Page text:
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What is Behavioral Interview? – Definition, Importance, Example & STAR Technique

Introduction 

Behavioral interviewing is like when someone asks you questions about things you have done in the past. They want to know that how you perform in that certain situations because it can help them predict how you might act in the future. It’s kind of like when your teacher asks you to show your work on a math problem. 

They want to see how you got the answer, not the answer itself. In a behavioral interview, the person asking the questions wants to know about your actions, the tasks you had to do, and the results of what you get. This helps them to understand how you handle different situations.

A behavioral interview is a type of interview technique used by employers to assess a candidate’s past behavior to predict their future behavior in a particular position. 

Other than asking hypothetical questions, behavioral interview questions ask candidates to provide specific examples of situations they have face in the past and how they handled them. 

The purpose of a behavioral interview is to check a candidate’s skills, abilities, and competencies based on their past experiences. 

By asking candidates to provide real-life examples, employers can gain some data, about how the candidates have show certain skills and behaviors in the past, which can help them determine if the candidate is a good fit for the position.

Definitions of Behavioral Interview

Richard P. White said that “A structured interview technique based on the premise that the best predictor of future behavior is past behavior in similar situations.”

Barbara A. McDaniel said that “An interview method that relies on specific past examples of a candidate’s behavior to assess their skills and abilities for a particular job. Questions focus on the STAR model, allowing interviewers to gain specific and concrete information about a candidate’s past performance.”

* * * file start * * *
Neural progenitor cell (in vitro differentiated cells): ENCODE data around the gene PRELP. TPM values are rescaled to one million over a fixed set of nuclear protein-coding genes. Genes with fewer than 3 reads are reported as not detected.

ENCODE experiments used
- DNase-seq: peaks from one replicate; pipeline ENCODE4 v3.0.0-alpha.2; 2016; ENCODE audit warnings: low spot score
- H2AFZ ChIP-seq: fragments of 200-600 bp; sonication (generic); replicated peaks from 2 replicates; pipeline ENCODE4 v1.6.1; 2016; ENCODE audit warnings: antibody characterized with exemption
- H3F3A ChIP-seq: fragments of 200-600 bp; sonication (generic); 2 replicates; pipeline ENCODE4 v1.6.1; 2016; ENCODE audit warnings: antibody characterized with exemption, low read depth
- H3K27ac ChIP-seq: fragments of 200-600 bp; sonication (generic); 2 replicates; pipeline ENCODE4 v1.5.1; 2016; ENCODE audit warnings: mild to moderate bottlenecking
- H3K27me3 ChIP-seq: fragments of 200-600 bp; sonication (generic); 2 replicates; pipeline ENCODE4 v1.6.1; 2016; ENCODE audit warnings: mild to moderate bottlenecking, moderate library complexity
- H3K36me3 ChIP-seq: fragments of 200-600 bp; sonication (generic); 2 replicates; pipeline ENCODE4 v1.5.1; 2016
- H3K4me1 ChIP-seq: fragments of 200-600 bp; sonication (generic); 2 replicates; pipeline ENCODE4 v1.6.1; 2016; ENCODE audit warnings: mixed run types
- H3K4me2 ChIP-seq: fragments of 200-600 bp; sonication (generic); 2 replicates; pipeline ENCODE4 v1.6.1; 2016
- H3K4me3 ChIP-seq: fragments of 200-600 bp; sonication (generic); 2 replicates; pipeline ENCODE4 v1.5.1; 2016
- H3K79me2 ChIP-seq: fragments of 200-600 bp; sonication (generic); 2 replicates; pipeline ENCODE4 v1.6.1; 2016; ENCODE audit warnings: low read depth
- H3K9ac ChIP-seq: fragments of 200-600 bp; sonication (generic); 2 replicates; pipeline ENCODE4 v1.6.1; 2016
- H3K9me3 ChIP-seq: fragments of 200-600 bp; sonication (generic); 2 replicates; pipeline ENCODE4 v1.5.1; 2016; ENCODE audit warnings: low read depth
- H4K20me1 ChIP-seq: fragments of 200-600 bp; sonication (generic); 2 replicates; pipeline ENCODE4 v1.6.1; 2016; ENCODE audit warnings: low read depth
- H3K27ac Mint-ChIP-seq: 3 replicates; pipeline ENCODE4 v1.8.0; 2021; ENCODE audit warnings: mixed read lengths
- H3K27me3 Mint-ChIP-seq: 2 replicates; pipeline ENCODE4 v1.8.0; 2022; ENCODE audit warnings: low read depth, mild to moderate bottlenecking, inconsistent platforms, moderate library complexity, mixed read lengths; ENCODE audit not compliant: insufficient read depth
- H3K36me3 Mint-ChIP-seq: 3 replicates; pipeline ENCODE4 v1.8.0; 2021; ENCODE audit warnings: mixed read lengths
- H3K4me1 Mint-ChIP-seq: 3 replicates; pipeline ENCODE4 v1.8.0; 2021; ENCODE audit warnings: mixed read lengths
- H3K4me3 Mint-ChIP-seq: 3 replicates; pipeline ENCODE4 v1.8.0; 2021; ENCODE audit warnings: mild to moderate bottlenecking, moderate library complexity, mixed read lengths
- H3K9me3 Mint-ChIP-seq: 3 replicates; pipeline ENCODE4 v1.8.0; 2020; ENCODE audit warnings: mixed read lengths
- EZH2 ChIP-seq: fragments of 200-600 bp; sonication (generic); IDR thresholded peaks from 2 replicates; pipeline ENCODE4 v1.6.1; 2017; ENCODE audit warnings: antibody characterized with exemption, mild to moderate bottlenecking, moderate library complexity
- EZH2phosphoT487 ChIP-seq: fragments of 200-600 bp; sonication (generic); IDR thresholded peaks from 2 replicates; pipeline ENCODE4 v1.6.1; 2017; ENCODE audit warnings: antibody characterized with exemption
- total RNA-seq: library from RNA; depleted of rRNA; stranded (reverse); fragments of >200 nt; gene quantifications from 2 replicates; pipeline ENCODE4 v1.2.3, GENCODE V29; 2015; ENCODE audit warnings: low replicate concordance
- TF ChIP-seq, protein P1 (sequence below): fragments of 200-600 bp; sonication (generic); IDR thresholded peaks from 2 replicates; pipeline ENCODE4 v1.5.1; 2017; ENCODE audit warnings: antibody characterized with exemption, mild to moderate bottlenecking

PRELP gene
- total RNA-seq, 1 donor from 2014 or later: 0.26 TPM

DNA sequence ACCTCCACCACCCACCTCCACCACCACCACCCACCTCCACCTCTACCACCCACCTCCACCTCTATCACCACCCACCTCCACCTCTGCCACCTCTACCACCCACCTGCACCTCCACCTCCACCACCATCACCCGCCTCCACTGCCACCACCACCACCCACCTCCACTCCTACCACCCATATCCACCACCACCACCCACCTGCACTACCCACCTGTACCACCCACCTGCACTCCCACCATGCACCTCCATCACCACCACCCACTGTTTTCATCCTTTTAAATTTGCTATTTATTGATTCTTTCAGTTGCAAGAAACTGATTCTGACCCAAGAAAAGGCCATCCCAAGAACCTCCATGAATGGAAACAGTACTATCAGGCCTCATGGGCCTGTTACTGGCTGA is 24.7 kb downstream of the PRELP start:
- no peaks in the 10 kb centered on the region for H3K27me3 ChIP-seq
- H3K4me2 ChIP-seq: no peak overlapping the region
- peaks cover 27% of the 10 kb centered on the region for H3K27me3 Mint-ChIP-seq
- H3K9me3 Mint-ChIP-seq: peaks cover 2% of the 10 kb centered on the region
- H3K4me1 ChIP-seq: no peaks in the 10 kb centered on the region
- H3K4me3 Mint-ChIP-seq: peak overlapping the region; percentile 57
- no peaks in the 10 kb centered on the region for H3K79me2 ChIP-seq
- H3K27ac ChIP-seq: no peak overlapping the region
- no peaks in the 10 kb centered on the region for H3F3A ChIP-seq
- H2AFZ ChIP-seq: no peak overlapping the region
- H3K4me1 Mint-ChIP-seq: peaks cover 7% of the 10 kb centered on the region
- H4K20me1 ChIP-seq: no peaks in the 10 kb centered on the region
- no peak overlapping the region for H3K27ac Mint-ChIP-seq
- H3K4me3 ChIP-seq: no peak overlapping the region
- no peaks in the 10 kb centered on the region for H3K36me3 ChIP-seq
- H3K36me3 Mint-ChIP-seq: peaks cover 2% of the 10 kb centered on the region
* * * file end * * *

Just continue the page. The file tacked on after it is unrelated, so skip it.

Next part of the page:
Kevin P. Murphy & William I. Hirsh said that “A structured interview process that uses situation-based questions to uncover a candidate’s past behaviors in specific circumstances. By analyzing these past actions, interviewers can predict with greater accuracy how the candidate will behave in similar situations in the future.” 

Timothy T. Baldwin & Daniel R. Ford said that “A standardized interviewing technique that asks candidates to describe specific situations they have encountered in the past, the actions they took, and the results of those actions. This information provides interviewers with aim data to assess a candidate’s qualifications and predict their future performance.” 

Stephen L. Jayich & Gerald L. Hesketh said “A systematic interview method that probes into a candidate’s past experiences to uncover concrete examples of their skills and competencies. By asking into specific situations and actions, interviewers can gain knowledge about a candidate’s problem-solving skills, decision-making ability, and work ethic.”

Importance of soft skills in Behavioral Interviews

Soft skills play a crucial role in behavioral interviews as they are often the focus of the questions asked. Employers are not only interested in your technical skills and qualifications but also in your ability to communicate, problem-solve, work in a team, show leadership, and adapt to different situations. These soft skills are essential for success in the workplace and are valued by employers.

During a behavioral interview, employers use specific questions to assess your past behavior and experiences to predict your future performance. By asking about situations you have faced in past, employers can gain data  into how you have shown these soft skills in real-life scenarios. Your responses provide evidence of your ability to handle challenges, work well with others, and achieve results.

For example